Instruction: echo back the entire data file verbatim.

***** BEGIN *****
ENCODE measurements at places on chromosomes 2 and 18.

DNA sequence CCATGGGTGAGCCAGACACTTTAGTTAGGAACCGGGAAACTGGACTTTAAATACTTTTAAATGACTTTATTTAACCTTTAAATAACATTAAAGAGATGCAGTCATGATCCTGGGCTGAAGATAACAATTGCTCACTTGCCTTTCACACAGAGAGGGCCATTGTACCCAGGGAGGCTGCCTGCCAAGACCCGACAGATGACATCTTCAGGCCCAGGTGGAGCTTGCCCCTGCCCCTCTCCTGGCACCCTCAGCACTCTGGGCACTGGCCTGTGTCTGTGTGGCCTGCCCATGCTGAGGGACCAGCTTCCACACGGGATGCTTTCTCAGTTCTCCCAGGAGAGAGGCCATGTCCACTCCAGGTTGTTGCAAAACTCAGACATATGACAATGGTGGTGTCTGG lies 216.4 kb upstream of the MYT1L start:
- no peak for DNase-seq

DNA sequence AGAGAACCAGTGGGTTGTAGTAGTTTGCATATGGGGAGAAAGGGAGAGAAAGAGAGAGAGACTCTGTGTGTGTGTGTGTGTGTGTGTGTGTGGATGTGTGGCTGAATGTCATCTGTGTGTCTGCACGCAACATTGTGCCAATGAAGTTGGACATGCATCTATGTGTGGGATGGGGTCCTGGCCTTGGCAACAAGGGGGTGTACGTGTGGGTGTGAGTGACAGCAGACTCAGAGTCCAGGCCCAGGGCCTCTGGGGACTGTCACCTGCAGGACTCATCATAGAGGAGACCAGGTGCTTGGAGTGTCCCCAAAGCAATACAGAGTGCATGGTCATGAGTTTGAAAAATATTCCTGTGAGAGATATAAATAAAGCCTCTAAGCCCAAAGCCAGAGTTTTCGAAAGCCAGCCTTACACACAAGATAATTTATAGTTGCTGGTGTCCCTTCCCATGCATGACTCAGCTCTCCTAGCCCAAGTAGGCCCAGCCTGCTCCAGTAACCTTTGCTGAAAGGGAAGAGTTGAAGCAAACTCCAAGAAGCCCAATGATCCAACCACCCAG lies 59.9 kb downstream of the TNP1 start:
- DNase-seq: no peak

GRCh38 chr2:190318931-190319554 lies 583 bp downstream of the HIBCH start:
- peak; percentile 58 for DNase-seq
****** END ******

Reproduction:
ENCODE measurements at places on chromosomes 2 and 18.

DNA sequence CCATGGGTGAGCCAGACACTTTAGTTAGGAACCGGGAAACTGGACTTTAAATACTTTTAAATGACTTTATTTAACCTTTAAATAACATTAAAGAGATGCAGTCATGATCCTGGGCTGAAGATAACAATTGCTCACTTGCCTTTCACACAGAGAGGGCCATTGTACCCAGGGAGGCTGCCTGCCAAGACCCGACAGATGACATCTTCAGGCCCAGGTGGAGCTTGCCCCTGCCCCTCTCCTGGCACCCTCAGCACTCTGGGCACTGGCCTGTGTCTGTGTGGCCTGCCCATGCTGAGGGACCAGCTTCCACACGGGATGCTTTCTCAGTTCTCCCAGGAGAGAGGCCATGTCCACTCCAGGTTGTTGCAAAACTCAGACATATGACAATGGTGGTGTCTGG lies 216.4 kb upstream of the MYT1L start:
- no peak for DNase-seq

DNA sequence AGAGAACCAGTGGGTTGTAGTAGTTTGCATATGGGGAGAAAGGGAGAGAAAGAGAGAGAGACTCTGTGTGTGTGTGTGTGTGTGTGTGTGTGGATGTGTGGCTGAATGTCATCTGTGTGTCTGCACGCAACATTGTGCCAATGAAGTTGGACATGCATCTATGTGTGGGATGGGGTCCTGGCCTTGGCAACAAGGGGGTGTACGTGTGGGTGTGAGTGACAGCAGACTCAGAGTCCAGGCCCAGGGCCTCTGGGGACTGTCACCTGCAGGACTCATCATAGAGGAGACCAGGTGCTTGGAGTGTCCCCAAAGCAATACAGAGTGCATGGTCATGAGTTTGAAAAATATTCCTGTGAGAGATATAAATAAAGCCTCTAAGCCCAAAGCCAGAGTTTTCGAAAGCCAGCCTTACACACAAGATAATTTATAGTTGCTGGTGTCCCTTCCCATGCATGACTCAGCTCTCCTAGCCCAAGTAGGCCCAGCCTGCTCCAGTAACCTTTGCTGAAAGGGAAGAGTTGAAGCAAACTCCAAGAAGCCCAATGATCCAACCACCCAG lies 59.9 kb downstream of the TNP1 start:
- DNase-seq: no peak

GRCh38 chr2:190318931-190319554 lies 583 bp downstream of the HIBCH start:
- peak; percentile 58 for DNase-seq